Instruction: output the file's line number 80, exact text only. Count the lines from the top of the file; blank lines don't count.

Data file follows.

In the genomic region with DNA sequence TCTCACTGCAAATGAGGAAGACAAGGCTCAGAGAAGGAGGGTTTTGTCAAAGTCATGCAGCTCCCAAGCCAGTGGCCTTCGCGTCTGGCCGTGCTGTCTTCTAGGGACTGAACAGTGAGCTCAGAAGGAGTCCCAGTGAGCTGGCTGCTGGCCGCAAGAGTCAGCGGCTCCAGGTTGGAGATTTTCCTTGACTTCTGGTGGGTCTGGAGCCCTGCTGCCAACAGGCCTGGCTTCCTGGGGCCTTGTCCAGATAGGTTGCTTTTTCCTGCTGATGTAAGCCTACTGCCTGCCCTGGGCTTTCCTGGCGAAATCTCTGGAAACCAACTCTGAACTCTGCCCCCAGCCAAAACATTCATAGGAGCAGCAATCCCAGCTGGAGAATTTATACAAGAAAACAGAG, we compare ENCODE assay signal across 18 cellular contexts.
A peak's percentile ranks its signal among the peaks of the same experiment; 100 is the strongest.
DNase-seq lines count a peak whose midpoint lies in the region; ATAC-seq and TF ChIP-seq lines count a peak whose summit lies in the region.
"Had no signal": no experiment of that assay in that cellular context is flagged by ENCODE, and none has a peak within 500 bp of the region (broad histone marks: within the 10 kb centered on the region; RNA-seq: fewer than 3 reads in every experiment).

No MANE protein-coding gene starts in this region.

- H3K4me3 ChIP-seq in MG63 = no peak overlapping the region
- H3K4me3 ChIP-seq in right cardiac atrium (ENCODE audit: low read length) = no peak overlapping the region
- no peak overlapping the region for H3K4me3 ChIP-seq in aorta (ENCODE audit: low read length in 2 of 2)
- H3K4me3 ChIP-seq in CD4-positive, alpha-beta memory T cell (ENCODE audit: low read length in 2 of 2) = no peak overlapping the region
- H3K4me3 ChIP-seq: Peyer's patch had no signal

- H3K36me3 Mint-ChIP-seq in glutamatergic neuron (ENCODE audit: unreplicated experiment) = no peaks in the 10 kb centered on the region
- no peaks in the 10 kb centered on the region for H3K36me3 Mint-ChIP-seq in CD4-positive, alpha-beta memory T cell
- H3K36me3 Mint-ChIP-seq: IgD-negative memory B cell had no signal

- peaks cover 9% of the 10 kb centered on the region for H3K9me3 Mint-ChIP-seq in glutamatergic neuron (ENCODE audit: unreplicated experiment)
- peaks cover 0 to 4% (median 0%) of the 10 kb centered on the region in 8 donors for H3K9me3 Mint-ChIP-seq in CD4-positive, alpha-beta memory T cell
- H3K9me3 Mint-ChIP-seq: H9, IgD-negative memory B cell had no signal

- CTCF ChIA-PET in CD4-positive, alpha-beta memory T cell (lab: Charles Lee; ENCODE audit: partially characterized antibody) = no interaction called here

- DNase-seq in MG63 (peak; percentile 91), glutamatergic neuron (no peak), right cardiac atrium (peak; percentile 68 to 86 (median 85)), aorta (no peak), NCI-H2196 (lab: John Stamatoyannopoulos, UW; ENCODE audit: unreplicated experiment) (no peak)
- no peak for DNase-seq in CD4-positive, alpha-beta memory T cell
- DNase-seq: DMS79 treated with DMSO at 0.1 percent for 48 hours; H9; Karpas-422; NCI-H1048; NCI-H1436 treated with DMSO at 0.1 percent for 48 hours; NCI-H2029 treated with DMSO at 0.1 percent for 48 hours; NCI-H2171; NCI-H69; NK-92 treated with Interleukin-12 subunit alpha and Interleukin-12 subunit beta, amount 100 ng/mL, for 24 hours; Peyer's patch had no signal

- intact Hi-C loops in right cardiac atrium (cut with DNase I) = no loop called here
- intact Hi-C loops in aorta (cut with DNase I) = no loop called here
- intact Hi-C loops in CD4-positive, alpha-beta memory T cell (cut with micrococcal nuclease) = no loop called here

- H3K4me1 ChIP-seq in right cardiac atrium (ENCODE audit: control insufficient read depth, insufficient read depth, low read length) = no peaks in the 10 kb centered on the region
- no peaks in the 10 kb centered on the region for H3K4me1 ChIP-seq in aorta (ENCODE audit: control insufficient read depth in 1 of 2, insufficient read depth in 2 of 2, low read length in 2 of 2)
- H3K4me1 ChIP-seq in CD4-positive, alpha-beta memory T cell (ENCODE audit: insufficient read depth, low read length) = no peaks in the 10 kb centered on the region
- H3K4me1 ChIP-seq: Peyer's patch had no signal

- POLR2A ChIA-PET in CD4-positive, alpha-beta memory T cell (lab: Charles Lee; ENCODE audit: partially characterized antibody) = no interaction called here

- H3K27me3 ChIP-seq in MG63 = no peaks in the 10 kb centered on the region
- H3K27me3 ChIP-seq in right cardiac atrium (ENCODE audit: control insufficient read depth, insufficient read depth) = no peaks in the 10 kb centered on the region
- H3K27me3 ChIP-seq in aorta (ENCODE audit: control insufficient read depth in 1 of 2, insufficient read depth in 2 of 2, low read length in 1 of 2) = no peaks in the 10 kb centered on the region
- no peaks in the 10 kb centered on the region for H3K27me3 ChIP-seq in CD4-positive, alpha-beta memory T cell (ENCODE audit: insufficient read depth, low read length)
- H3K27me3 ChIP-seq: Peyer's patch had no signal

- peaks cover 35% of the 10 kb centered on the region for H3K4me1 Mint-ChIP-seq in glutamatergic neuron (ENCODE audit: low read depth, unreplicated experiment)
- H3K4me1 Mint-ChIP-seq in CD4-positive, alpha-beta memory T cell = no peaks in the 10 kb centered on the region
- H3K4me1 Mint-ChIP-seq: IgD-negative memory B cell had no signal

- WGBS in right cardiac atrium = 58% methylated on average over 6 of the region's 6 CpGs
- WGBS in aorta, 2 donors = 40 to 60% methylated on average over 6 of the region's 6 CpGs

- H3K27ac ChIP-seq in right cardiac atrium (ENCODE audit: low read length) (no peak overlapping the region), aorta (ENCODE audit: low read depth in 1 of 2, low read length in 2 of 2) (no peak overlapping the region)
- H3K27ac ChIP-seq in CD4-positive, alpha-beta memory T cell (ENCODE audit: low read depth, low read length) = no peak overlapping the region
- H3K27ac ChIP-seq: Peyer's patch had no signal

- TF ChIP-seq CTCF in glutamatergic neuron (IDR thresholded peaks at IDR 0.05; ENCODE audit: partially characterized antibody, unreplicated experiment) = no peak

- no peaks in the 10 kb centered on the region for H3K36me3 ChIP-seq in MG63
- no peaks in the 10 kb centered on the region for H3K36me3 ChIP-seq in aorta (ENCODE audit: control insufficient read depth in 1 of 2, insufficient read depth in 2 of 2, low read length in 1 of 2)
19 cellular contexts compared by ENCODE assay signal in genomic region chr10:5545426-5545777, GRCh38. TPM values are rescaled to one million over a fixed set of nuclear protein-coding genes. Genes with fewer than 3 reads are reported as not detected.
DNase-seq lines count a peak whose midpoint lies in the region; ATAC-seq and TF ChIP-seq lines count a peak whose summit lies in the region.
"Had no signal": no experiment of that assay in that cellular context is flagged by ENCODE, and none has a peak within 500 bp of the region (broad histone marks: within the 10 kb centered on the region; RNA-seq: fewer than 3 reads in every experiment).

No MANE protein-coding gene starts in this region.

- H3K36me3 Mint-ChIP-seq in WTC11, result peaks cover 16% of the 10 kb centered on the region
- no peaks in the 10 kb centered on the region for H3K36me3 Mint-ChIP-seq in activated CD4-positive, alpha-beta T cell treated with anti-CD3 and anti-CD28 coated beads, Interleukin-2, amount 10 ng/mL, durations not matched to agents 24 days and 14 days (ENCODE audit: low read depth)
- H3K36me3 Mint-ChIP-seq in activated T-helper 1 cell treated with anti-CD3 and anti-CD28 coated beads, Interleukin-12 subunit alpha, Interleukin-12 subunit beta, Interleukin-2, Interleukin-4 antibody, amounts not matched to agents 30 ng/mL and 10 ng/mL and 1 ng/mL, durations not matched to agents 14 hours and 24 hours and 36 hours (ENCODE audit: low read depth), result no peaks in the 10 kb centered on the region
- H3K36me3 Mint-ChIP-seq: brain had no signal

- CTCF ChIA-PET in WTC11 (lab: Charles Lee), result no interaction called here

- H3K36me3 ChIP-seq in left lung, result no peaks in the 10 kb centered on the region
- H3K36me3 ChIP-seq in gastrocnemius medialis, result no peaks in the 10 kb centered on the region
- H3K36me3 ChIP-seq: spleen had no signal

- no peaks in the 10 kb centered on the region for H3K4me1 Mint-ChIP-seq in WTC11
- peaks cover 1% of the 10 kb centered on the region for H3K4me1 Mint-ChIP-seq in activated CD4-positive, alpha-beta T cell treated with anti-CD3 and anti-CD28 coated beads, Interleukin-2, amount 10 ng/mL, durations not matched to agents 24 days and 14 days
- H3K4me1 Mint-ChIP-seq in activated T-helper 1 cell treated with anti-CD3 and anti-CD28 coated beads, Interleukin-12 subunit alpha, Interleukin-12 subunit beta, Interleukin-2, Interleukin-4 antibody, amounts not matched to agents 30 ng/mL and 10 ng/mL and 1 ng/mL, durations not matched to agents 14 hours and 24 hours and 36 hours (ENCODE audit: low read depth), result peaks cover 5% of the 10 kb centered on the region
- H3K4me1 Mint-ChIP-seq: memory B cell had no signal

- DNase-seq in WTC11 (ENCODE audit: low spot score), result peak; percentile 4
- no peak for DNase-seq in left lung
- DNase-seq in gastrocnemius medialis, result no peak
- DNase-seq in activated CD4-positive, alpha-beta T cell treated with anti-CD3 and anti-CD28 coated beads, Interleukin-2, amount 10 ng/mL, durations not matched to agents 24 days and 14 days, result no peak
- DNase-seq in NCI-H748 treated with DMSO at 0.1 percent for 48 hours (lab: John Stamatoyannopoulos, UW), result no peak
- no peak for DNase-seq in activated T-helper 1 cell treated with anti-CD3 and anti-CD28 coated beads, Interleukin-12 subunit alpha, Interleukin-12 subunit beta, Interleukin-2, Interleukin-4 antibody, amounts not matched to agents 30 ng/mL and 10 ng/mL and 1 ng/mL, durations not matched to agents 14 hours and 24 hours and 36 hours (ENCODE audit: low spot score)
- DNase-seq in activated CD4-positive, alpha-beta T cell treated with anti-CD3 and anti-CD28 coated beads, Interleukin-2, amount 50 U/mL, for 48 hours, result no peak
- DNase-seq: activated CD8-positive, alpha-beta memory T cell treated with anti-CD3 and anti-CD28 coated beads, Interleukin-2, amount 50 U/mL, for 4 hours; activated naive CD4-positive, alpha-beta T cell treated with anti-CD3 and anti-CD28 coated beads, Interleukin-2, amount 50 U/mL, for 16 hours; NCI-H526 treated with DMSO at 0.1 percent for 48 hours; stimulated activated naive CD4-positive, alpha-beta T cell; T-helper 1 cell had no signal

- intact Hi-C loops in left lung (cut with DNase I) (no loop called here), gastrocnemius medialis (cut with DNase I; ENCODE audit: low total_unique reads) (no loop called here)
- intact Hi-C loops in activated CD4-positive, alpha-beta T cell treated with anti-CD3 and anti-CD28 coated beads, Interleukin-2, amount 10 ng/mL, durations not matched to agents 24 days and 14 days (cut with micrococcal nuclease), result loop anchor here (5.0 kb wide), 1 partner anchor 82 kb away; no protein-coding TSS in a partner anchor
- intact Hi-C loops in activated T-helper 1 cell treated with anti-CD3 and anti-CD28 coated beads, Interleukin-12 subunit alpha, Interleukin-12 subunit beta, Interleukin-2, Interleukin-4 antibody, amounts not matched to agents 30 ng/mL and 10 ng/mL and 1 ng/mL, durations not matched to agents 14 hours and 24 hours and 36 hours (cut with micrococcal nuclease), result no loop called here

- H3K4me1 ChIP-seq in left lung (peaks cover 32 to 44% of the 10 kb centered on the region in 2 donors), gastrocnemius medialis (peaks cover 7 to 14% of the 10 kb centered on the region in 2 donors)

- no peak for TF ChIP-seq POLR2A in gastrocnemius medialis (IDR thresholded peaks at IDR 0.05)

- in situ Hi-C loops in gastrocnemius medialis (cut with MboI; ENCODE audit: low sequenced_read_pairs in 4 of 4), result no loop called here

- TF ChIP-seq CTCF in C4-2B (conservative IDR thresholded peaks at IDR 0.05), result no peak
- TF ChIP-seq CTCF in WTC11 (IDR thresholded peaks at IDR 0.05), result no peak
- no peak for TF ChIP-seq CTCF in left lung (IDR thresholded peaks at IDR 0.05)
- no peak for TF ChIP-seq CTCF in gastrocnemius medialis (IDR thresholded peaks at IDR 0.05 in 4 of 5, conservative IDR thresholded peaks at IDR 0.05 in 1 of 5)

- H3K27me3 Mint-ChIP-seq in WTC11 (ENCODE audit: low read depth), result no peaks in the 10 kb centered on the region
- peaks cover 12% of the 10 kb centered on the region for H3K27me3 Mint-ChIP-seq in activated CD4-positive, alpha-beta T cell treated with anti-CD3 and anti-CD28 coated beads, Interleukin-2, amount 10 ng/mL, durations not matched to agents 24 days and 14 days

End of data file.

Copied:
- peaks cover 12% of the 10 kb centered on the region for H3K27me3 Mint-ChIP-seq in activated CD4-positive, alpha-beta T cell treated with anti-CD3 and anti-CD28 coated beads, Interleukin-2, amount 10 ng/mL, durations not matched to agents 24 days and 14 days